Geologic map of the Austin west quadrangle, Travis County, Texas

Access full-text files

Date

1970

Authors

Rodda, Peter U.

Journal Title

Journal ISSN

Volume Title

Publisher

University of Texas at Austin. Bureau of Economic Geology

Abstract

The rocks exposed in the Austin West quadrangle are Cretaceous marine limestones and clays and Quaternary alluvial deposits. The Cretaceous rocks dip gently eastward and are broken by one large (Mount Bonnell) fault and numerous small, northeast-trending faults comprising the Balcones fault zone. Most faults are downthrown to the east; total displacement across the fault zone is about 1,000 feet. M.ost of the quadrangle is west of the fault zone in the highly dissected hill country; the rocks consist mostly of interbedded hard and soft limestone, dolomite, and marl (Glen Rose, Walnut, and Edwards Formations). In the Balcones fault zone limestone units (Edwards, Georgetown, and Buda Formations) and clay units (Del Rio Clay and Eagle Ford Formation) are complexly faulted and moderately to strongly dissected. In the southeast corner of the quadrangle limestone (Austin Group) and clay (Eagle Ford Formation) crop out at the west margin of the blackland prairie. The Colorado River flows across the area from northwest to southeast, and six terrace deposits (Sand Beach, Riverview, First Street, Sixth Street, Capitol, and Asylum) consisting mostly of sand and gravel parallel the river and occupy successively higher topographic positions; the deposits are more extensixe east of the Mount Bonnell fad. Other alluvial deposits are developed along tributary streams. The limestone units generally are stable and resistant, are difficult to excavate, have mostly moderate to high permeability, and pose few engineering problems; they are sources of crushed stone and other building materials; one unit (Edwards Formation) is an important aquifer. The clay units are weak, unstable, impermeable, and corrosive and generally require special engineering designs. Alluvial deposits are easily excavated, have moderate to low stability and strength, have high permeability, and may need special designs for large structilres; the deposits are important aquifers and sources of sand and gravel.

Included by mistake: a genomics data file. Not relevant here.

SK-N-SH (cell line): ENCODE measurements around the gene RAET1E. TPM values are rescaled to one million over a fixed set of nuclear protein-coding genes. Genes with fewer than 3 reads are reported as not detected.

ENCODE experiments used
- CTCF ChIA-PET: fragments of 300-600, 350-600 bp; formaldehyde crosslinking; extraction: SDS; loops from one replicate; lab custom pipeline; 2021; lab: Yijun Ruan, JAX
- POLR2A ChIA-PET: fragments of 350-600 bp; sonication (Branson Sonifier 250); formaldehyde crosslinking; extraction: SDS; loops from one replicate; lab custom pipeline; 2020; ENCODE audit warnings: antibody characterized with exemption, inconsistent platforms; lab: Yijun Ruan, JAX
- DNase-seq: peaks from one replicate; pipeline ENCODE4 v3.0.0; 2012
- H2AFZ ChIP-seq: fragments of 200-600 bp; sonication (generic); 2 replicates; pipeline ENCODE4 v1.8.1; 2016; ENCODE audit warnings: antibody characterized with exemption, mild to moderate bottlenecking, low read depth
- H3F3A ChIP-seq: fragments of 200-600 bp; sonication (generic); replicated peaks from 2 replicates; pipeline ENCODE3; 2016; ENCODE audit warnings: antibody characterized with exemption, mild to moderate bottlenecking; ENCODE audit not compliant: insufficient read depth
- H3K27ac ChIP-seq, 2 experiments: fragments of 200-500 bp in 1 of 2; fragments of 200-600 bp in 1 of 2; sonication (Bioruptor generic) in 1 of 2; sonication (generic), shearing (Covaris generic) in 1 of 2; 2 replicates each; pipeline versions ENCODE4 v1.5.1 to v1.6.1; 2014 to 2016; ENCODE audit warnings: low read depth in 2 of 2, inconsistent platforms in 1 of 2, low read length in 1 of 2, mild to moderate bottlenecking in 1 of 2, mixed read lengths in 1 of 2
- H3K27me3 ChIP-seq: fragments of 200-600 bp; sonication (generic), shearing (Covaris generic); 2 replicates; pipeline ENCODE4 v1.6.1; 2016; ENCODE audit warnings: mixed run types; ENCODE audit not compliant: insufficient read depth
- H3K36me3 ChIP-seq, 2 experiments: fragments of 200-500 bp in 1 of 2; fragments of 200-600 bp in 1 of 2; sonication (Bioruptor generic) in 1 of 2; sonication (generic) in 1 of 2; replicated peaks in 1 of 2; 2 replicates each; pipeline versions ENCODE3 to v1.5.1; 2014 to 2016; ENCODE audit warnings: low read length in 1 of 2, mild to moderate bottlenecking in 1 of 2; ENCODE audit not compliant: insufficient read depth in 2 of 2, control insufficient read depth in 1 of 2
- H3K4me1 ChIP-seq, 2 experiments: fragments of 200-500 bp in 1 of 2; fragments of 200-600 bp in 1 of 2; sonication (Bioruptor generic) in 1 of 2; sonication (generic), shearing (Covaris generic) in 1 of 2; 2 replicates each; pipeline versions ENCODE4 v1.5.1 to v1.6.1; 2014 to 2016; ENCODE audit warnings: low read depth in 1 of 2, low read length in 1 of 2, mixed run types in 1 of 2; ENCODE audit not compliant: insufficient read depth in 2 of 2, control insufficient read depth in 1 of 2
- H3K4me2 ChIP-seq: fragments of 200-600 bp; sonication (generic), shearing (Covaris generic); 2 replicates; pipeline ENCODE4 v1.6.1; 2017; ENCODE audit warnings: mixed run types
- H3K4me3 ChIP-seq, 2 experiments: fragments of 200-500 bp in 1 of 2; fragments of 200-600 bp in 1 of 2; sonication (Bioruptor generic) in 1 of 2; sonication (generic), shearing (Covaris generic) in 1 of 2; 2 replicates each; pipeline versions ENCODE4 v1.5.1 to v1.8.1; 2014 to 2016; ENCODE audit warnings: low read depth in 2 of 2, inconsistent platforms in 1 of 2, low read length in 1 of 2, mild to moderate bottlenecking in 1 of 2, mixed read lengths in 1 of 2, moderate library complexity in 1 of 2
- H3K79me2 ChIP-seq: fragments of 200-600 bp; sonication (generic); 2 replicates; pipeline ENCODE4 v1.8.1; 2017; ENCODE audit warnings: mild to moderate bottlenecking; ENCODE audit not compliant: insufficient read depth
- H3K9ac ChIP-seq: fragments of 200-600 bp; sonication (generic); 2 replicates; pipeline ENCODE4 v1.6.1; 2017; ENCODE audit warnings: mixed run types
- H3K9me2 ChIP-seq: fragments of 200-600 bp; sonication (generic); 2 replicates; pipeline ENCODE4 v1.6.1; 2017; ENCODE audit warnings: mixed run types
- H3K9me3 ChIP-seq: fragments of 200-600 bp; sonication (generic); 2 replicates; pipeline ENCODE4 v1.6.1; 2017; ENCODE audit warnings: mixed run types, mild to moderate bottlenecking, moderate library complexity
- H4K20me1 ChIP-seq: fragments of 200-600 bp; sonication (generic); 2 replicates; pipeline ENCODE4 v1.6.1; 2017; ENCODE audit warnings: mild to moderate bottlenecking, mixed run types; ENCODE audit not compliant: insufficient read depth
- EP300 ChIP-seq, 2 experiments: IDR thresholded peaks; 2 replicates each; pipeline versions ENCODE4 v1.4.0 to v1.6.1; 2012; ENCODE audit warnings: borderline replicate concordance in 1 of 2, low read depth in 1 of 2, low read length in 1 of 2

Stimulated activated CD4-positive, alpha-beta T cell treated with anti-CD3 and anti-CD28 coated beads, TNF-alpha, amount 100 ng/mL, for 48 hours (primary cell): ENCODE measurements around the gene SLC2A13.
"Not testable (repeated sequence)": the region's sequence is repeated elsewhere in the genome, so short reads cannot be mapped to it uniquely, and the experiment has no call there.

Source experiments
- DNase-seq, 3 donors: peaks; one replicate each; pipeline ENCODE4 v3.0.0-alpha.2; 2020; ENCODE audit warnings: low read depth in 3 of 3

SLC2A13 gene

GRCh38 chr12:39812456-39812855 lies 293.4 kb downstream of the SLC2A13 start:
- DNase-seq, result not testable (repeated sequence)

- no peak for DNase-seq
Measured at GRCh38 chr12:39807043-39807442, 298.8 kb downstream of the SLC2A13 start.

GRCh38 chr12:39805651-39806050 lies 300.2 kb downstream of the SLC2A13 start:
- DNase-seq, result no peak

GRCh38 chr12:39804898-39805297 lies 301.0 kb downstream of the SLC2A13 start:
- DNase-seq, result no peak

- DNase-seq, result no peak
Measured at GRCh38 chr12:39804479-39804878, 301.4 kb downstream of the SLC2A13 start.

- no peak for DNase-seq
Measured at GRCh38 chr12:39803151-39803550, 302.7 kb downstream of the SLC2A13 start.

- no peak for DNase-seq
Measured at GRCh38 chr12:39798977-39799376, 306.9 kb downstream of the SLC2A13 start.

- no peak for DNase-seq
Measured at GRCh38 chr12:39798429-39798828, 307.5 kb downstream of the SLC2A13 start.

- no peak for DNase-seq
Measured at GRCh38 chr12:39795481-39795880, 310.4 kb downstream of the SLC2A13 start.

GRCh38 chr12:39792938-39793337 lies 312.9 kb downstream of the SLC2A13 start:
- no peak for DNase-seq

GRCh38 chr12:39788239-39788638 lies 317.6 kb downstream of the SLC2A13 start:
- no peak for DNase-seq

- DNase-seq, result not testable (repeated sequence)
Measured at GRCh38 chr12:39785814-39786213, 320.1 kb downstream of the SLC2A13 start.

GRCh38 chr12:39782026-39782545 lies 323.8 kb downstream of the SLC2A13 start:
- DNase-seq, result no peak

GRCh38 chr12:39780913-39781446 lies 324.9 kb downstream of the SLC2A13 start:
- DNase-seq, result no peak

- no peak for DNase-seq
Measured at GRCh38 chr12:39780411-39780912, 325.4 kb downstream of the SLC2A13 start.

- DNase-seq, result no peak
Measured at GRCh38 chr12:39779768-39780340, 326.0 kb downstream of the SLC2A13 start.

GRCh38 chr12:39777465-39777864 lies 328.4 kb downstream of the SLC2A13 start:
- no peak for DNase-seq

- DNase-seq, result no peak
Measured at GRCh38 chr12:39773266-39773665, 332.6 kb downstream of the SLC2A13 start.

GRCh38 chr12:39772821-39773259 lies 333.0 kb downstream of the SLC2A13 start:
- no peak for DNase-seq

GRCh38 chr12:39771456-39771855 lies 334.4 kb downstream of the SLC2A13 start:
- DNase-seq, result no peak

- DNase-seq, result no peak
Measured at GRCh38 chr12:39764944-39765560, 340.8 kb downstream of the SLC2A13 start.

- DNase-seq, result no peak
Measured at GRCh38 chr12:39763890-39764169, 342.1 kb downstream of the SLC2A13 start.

Description

To obtain a print version of this publication visit: https://store.beg.utexas.edu/ and search for: GQ0038. Accompanied by 2 foldouts (1 plate, 1 table) -- Plate 1 : Geologic Map of the Austin West Quadrangle, Travis County, Texas. Table 1 : General Characteristics and Engineering Properties of Geological Units, Austin West Quadrangle

LCSH Subject Headings

Citation